The economy’s surprising resilience has become fodder for a national debate on whether the nation of 25 million needs to undertake a course correction. Discontent with Australia’s expansive immigration policies had been building for years, fueled by rising home prices and growing congestion on roadways and public transit, as well as by reports that newcomers are beating out citizens in the competition for jobs. “I think Australia pre-coronavirus was in the midst of a dangerous experiment,” says Salvatore Babones, a sociologist at the University of Sydney. “This crisis is an opportunity for Australia to dial back immigration to still world-beating, but more modest, levels.”
In an opinion piece published in May, Kristina Keneally, who is part of the leadership of the opposition Labor Party, wrote: “When we restart our migration program, do we want migrants to return to Australia in the same numbers and in the same composition as before the crisis? Our answer should be no.”
Australia’s decision last March to close itself off to foreign travelers has already forced a reset—albeit a temporary one. Its population had been forecast to expand 1.7% in the fiscal year that ends June 30. The central bank now expects the figure to amount to just 0.2%, the lowest level since World War I.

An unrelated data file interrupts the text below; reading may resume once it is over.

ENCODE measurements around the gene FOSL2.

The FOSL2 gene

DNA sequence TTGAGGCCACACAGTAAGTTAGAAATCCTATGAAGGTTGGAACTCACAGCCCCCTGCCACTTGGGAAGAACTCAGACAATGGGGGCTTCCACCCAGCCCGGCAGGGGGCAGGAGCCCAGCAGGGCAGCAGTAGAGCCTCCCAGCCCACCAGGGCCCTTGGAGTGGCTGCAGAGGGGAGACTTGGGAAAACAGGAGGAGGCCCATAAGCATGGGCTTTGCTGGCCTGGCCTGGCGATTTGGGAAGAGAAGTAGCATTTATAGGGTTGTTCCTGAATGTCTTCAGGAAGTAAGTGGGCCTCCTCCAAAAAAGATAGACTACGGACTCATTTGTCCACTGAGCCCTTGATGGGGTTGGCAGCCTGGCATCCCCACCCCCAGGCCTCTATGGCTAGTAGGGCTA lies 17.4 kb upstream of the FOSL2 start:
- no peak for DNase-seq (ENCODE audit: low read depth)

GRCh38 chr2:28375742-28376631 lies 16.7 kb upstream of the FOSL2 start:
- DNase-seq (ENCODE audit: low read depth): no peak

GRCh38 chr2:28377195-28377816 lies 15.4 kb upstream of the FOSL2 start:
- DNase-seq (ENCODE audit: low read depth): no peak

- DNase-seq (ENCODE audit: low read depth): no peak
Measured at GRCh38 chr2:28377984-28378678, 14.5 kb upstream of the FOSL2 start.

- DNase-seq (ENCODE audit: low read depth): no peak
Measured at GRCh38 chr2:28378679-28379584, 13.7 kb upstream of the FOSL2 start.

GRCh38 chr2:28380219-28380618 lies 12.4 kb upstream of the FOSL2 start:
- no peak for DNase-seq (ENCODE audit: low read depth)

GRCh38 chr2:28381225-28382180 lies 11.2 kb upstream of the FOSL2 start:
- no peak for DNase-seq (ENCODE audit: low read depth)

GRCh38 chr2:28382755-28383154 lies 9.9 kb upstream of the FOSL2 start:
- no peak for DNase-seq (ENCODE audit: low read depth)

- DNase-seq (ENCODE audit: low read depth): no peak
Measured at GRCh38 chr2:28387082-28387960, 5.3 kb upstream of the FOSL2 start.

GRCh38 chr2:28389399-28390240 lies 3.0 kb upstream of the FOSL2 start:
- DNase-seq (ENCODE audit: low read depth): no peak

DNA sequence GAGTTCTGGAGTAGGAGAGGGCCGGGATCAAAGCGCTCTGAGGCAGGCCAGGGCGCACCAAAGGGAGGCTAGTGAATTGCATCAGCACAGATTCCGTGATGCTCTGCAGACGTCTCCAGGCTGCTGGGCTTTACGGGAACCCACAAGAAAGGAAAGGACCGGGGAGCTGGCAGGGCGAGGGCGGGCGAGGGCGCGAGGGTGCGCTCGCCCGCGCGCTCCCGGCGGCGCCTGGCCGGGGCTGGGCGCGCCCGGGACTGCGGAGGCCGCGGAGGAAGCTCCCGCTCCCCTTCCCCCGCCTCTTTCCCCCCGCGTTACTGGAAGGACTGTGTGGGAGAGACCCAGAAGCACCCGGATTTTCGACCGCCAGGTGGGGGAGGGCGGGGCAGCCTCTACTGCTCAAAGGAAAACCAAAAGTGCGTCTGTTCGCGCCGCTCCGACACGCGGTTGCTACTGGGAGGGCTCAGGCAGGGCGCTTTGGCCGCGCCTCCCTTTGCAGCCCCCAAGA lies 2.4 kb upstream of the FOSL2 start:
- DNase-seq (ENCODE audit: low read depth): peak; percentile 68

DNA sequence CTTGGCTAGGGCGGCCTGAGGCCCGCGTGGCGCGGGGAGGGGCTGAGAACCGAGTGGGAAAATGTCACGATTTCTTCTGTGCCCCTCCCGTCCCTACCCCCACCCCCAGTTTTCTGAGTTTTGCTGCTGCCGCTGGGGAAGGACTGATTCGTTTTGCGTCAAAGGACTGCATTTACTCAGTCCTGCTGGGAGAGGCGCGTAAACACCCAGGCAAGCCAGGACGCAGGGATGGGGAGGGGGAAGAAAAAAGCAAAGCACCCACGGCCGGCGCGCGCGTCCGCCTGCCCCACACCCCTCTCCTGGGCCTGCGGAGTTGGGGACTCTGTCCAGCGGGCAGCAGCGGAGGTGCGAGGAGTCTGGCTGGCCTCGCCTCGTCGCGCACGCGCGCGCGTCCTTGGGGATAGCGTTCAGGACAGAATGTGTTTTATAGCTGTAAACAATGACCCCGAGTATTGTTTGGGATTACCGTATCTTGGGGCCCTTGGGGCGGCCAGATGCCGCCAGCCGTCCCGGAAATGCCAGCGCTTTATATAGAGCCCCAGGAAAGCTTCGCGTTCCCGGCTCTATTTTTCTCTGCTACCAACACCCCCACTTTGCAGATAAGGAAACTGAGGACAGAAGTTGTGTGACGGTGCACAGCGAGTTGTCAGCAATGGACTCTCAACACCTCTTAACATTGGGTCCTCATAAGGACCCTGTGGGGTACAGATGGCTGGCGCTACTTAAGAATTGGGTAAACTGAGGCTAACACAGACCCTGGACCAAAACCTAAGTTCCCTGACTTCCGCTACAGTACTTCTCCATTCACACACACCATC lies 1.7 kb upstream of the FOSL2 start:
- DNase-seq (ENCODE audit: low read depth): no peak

Part of the drop reflects the absence of tens of thousands of international students, mostly from Asia, many of whom become residents after graduation. Education is Australia’s fourth-largest export, contributing $A37.6 billion in the 2018-19 fiscal year. Yet Gigi Foster, an economics professor at the University of New South Wales, argues there are hidden costs, too, saying her research shows that having a high proportion of non-English speaking students in undergraduate classes degrades the quality of instruction and contributes to grade inflation. The pandemic, she says, is giving Australia an opportunity to recalibrate: “There’s not huge hordes of people coming in, so you can think about what you really want to do.” Foster, who moved to Australia from the U.S. in 2003, would like to see the government and universities raise the bar for international entrants to attract a more “elite” group.
One area where Australia has become more selective is investment. A law approved last year gives the Treasury the right to block deals even if they’ve been blessed by the Foreign Investment Review Board. In August, Treasurer Josh Frydenberg availed himself of his new powers to block China Mengniu Dairy Co.’s acquisition of Lion Dairy & Drinks. Then in January, he nixed a $300 million takeover of building contractor Probuild on national security grounds.
Will the urge to splurge on wine at dinner fade once government stimulus runs out? Will millennials keep heading to Byron Bay once borders reopen, instead of jetting off to Fiji? And will the country continue to turn away Chinese investment if Beijing and Canberra patch up their differences? It’s too soon to tell, but at some point Australians will have to decide how much they want to return to their old ways.